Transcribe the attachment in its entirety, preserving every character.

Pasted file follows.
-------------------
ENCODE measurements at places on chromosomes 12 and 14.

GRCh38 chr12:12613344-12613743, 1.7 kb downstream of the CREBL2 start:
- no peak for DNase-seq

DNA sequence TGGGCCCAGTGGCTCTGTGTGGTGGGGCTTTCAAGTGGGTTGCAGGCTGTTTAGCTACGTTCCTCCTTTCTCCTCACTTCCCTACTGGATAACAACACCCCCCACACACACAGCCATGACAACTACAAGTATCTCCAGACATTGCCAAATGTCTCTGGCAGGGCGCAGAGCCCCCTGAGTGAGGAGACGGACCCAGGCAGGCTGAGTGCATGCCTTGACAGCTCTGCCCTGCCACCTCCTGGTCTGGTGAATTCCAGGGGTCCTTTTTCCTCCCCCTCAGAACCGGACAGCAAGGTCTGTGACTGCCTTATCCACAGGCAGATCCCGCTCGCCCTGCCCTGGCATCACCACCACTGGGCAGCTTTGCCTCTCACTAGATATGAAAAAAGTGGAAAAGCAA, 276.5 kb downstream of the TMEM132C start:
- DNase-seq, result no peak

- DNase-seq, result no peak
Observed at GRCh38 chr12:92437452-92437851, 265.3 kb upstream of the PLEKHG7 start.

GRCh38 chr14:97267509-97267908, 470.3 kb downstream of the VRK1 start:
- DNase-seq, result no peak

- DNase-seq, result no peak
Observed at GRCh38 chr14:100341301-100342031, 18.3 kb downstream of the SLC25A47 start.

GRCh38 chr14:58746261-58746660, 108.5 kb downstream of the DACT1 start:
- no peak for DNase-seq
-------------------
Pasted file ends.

ENCODE measurements at places on chromosomes 12 and 14.

GRCh38 chr12:12613344-12613743, 1.7 kb downstream of the CREBL2 start:
- no peak for DNase-seq

DNA sequence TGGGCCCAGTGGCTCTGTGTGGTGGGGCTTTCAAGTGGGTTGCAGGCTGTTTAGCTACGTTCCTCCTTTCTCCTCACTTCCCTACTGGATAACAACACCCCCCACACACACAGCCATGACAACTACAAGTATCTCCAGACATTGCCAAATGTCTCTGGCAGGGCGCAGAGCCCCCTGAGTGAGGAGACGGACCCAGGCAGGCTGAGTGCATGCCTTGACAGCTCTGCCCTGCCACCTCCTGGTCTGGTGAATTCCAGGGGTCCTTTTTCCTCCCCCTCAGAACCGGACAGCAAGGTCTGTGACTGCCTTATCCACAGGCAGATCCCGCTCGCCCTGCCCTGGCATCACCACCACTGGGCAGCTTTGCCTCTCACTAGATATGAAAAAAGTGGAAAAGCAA, 276.5 kb downstream of the TMEM132C start:
- DNase-seq, result no peak

- DNase-seq, result no peak
Observed at GRCh38 chr12:92437452-92437851, 265.3 kb upstream of the PLEKHG7 start.

GRCh38 chr14:97267509-97267908, 470.3 kb downstream of the VRK1 start:
- DNase-seq, result no peak

- DNase-seq, result no peak
Observed at GRCh38 chr14:100341301-100342031, 18.3 kb downstream of the SLC25A47 start.

GRCh38 chr14:58746261-58746660, 108.5 kb downstream of the DACT1 start:
- no peak for DNase-seq